After the original order, the couple began living in the same house, and in June 2015, four of Fauquet’s children were removed from their home by DCF. A fifth child was taken by DCF shortly after being born about one year later.
Family court documents show Stratzman was found in contempt in February 2015 for failing to meet a $640 support obligation to the child cited in the original support order, and that he paid the "purge," or required amount, the following month.
Stratzman washes dishes at a local restaurant and previously held multiple jobs, including working a seasonal job for the holidays. He also has had periods of unemployment. The state garnishes his pay as a dishwasher $80 a week, and then sends it to Fauquet.
Stratzman said he wants to take care of his children but the state involvement makes no sense to him.
"Kirsten and I both tried to get it stopped. Like what's the point of taking $80 when I can just give it to her face to face?" he said.
Fauquet notified the court in September 2016 that they agreed to handle back-owed child support privately, without child support enforcement services, and are living together, court records show. Stratzman paid $300 on Sept. 21, 2016, the records show.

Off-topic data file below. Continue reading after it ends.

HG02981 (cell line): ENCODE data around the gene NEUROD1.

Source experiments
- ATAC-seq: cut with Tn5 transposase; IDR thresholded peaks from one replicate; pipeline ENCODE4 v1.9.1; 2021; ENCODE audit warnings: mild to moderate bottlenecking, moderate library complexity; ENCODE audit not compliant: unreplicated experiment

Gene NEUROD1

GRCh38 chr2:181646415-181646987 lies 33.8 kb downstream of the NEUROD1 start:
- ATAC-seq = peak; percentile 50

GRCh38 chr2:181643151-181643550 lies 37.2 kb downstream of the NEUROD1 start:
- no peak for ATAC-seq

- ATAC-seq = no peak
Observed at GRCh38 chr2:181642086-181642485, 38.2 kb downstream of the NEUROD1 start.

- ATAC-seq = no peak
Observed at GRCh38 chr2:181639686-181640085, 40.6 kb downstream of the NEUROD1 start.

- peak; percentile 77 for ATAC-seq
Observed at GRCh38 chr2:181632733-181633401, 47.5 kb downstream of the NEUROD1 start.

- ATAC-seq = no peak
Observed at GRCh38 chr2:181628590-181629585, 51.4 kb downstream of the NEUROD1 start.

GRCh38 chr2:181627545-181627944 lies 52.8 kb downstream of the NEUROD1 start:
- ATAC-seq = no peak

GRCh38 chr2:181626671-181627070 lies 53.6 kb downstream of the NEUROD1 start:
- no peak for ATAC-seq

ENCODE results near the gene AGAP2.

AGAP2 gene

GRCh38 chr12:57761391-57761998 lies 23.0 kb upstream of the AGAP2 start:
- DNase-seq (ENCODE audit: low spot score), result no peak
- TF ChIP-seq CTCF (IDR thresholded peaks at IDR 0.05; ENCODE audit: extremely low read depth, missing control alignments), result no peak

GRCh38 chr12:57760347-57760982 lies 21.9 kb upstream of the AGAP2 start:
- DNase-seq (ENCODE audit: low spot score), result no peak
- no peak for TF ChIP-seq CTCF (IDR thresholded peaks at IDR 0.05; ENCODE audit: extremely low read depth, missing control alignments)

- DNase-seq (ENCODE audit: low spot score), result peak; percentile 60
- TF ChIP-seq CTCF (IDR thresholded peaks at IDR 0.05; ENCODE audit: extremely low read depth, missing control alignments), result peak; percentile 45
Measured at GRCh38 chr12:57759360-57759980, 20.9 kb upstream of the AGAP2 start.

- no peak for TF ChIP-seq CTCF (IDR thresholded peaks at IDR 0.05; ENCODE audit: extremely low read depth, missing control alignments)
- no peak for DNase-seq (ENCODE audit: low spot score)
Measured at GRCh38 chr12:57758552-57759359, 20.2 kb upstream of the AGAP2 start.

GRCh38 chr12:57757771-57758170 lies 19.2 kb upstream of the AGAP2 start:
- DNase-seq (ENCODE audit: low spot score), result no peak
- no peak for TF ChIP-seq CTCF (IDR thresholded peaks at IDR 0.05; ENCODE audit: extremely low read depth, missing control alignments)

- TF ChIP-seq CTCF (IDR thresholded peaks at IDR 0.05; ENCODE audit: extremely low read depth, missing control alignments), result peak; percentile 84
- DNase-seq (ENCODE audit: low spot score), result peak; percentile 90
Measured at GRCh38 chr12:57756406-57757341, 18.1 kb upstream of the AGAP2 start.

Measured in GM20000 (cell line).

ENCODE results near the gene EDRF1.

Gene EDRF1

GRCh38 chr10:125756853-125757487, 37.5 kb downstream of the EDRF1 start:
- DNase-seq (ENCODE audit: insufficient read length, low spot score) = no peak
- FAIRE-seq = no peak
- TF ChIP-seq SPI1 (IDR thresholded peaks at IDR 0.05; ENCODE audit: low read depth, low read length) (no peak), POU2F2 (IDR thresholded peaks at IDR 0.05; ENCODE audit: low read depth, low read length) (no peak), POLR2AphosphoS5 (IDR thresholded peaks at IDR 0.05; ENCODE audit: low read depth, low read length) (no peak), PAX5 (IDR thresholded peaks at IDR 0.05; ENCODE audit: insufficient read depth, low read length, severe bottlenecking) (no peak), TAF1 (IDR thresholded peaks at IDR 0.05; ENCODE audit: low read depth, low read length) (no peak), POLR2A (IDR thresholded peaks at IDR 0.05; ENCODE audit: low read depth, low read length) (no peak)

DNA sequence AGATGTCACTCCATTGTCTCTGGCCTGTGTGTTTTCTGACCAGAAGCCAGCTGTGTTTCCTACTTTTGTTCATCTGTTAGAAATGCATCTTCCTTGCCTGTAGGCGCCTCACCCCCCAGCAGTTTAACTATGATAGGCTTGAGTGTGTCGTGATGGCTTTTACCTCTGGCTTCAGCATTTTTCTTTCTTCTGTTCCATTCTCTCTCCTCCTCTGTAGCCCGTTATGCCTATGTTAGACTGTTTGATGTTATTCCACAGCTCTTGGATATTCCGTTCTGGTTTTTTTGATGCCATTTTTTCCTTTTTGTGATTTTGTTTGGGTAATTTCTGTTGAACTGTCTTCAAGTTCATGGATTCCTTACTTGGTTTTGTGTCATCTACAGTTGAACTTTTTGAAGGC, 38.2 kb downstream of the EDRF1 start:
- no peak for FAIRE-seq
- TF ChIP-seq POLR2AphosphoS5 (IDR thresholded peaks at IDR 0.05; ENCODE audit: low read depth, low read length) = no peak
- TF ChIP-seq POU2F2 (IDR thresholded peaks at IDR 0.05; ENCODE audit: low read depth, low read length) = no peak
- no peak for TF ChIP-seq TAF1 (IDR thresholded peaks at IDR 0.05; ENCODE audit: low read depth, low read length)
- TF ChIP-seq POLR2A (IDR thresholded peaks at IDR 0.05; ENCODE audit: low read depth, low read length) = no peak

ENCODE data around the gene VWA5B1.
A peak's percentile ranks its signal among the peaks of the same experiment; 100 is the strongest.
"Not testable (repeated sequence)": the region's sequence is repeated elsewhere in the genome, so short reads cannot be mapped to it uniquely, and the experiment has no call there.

On Nov. 9, 2016, Stratzman said he was due to appear in court regarding the child support order, but also had a scheduled visit with his children, who were in the care of DCF. The visit was scheduled at the last minute, and he opted to go to see his children, he said. He missed the court date. A civil arrest warrant was issued the same day, ordering him to pay $1,000 cash.
Nothing came of it after that, he said. Then almost a year later, on Nov. 15, the arrest warrant was executed, court records show.
Stratzman said a state marshal arrived at his parental termination trial, but he was in court that day so the marshal left. “They went to my house, to my job to see if I was there, and I ended up going to the courthouse this past Wednesday,” he said. Last Wednesday, he went to court thinking if he voluntarily showed up, he could sort it out, but the court set an appearance bond of $1,000 and brought him to Corrigan-Radgowski Correctional Center, he said.